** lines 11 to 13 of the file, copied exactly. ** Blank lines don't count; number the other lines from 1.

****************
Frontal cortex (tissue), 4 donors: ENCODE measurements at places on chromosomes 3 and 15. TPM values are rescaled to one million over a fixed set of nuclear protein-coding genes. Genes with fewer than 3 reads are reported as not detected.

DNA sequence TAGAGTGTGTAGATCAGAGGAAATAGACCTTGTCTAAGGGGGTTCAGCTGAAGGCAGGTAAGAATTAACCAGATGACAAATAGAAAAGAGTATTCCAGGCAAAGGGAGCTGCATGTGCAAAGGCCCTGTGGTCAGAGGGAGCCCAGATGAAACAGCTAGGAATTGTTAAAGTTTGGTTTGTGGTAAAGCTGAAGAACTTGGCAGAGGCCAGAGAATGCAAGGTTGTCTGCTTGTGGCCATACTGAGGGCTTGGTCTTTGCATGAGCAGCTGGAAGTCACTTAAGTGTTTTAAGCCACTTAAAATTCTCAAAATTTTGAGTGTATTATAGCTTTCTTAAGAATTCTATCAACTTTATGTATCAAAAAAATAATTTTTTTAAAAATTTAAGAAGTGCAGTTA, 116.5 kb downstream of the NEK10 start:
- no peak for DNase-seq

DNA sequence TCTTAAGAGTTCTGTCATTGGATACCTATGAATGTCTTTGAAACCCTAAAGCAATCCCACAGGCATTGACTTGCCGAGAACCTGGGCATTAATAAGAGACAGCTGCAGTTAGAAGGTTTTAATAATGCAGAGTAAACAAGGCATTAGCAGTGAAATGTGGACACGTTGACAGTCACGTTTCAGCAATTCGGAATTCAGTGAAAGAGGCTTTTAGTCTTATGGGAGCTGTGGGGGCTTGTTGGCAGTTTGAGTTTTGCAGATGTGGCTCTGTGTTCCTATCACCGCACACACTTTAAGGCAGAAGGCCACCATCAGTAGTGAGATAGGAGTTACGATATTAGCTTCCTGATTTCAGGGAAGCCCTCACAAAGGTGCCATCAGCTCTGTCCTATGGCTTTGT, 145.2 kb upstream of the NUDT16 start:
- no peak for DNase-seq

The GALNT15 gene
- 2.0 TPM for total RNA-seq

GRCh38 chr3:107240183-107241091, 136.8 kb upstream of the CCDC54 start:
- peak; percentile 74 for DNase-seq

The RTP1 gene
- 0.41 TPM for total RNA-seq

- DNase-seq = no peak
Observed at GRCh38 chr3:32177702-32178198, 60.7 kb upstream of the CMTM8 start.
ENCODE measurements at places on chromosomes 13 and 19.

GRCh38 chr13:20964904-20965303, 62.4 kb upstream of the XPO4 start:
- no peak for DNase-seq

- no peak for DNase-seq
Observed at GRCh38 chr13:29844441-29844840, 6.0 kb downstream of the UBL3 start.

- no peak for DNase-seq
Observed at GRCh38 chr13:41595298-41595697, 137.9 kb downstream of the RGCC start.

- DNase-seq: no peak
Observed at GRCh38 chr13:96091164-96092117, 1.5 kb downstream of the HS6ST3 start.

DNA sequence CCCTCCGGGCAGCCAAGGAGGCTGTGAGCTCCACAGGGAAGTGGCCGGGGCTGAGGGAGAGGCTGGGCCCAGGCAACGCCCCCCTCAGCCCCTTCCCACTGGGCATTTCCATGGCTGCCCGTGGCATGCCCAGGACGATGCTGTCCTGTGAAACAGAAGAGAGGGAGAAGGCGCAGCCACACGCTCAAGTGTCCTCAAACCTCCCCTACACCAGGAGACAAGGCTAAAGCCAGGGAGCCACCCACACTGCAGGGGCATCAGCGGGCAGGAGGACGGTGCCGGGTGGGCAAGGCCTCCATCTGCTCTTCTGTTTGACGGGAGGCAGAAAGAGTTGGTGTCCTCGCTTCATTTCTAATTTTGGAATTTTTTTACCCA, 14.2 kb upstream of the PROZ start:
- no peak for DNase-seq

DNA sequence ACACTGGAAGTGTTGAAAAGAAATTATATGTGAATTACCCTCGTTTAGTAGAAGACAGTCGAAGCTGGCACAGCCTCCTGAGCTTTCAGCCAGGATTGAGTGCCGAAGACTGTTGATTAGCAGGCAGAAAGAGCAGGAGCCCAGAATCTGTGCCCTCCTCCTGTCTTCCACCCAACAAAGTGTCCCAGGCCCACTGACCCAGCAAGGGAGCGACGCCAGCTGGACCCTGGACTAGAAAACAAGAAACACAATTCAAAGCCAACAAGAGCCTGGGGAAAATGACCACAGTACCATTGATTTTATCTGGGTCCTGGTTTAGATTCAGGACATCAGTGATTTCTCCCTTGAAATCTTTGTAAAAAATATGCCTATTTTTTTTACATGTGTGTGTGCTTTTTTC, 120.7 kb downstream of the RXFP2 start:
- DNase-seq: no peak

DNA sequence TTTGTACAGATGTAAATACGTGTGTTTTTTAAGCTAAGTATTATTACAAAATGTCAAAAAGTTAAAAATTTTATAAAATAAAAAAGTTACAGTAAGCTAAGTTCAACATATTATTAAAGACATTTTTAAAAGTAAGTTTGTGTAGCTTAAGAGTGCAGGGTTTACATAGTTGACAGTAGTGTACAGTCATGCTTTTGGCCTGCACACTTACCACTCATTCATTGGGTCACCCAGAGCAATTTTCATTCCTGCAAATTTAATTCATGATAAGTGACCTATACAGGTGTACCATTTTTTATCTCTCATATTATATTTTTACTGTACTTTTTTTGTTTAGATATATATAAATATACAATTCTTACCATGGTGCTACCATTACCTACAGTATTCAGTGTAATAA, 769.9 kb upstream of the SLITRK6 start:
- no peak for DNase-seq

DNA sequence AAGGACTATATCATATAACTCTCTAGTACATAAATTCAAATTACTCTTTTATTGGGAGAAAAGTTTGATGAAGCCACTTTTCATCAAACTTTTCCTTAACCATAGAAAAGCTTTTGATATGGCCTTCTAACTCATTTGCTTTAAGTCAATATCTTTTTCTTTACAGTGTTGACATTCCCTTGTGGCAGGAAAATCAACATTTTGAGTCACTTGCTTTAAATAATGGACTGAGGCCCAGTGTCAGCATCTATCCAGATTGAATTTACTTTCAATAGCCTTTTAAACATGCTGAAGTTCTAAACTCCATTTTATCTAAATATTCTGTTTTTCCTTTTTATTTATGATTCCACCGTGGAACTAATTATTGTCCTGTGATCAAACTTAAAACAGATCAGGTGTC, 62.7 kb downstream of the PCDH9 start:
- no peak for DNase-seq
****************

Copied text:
- 0.41 TPM for total RNA-seq

- DNase-seq = no peak
Observed at GRCh38 chr3:32177702-32178198, 60.7 kb upstream of the CMTM8 start.